Ms. Pikula of the Mariupol City Council was part of the Ukrainian group.
“The war they experienced in Northern Ireland and our war are absolutely different, but we learned how the consequences for women of these conflicts are in many ways very similar,” she says. As one example, she notes that as a consequence of both wars, more women have become the sole head of their family and many families’ strongest pillar for dealing with war’s traumas.
Moreover, she says the Belfast visit reinforced her perspective that even a city’s physical reconstruction must be carried out “by women and for women” much more than in the past.
“Establishing trust in our vision for reconstruction will be such an important part of our ability to attract our citizens back to cities like Mariupol,” Ms. Pikula says. “As half of Ukraine’s population, women want to be sure that our cities will be rebuilt with their needs and dreams in mind.”
Still, despite all the lofty talk of international solidarity and a national reconstruction project infused with values, Rozkvit’s Mr. Drozdov says Ukraine’s “renaissance” as a new 21st-century society is not a sure thing.
One reason for his caution: He senses a certain “inertia” setting in as the war drags on, with the conflict’s daily violence and uncertainties taking a toll on hopes for the future. Another worry he cites is an accelerating “brain drain,” especially among the talented young people who would be counted on to take part in re-imagining their country’s future.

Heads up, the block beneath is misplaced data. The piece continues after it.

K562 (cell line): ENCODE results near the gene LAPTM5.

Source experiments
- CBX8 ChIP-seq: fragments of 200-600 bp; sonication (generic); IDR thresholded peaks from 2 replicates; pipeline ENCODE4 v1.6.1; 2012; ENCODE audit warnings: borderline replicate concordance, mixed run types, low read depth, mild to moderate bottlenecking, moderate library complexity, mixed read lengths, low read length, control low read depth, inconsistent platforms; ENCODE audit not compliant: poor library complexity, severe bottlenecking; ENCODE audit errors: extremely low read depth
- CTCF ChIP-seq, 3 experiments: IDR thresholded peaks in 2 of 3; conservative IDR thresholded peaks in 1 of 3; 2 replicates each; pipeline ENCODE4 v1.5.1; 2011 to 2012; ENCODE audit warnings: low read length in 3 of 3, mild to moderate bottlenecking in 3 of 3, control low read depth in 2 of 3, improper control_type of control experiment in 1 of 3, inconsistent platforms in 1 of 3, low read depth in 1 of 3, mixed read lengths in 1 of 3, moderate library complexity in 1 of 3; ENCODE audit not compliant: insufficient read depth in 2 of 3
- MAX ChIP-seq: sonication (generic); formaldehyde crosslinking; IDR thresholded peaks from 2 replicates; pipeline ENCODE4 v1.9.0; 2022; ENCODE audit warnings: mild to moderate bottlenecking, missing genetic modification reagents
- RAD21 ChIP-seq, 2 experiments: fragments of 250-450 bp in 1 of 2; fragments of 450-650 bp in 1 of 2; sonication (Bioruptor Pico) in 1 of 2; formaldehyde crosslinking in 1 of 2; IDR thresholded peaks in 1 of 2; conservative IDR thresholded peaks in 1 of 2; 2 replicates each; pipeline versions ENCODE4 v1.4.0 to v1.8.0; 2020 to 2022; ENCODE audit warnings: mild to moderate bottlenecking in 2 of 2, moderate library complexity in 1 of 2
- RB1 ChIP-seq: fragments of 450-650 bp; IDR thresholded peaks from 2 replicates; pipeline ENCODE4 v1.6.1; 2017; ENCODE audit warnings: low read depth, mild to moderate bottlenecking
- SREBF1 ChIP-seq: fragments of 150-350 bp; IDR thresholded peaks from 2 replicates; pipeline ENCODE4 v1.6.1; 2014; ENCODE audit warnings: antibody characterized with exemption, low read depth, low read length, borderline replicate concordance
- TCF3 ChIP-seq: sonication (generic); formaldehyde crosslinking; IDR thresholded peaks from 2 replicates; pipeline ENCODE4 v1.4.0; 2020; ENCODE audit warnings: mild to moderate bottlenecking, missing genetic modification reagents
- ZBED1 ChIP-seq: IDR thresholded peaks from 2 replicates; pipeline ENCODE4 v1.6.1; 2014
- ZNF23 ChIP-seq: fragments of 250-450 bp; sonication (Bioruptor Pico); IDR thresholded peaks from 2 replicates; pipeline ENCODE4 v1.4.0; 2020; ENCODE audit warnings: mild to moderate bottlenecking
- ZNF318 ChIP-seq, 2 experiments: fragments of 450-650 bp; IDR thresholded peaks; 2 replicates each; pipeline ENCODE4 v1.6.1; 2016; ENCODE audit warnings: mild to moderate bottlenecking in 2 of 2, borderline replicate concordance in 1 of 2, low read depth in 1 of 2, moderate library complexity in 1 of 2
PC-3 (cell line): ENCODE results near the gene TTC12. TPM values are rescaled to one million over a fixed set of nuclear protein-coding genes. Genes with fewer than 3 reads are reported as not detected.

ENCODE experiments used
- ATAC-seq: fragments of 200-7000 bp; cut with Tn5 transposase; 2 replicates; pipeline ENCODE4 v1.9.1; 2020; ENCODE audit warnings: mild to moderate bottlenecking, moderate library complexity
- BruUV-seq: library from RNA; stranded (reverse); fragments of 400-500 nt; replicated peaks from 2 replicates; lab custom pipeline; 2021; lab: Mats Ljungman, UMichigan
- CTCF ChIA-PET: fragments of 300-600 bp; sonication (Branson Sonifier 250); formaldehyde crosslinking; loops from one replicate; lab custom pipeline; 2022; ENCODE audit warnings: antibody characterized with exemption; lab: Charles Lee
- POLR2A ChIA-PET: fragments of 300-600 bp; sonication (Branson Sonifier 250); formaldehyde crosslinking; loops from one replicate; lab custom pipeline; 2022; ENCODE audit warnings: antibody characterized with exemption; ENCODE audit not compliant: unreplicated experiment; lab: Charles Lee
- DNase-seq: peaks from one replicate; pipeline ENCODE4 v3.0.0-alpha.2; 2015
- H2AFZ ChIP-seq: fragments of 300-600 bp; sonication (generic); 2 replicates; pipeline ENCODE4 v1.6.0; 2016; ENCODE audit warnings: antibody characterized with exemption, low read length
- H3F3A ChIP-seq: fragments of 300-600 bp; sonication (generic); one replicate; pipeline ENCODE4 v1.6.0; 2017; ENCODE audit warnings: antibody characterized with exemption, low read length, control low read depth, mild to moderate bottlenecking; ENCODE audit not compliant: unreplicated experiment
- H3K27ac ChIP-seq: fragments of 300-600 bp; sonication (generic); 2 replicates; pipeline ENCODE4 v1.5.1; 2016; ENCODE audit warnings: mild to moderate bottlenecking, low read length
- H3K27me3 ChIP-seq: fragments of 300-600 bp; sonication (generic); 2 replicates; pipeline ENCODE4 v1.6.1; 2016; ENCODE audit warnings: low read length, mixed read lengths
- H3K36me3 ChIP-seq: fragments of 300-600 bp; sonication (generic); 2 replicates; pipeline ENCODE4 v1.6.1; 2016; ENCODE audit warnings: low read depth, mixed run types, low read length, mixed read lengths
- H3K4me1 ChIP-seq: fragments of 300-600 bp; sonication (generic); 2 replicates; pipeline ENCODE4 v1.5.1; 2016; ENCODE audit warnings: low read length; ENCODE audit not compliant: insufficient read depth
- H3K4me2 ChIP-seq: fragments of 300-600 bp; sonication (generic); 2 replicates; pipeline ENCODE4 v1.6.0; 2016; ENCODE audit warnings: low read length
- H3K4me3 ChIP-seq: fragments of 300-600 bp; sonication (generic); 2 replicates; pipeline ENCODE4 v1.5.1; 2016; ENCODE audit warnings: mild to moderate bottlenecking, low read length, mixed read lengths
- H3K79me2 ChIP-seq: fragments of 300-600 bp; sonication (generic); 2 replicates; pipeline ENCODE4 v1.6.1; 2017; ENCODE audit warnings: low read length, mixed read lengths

Too many bright, knowledgeable Ukrainians are leaving behind the insecurity of war to pursue professional goals elsewhere, he says.
But what keeps him optimistic about prospects for the new Ukraine he envisions is the rapid progress he says the country has made over the last decade – and what that tells him about a society that is ready to become something new.
“As we could see before this war, Ukrainians are able to learn very fast, evolve with high speed, and absorb new knowledge and embrace new thinking,” he says. “Now in the war, our army shows us these same qualities every day.”
It’s the vitality and resilience of those qualities that leave the Kharkiv architect confident in the “blossoming” of a new and better Ukraine from the destruction and trauma of war.
Oleksandr Naselenko supported reporting for this story.
Become a part of the Monitor community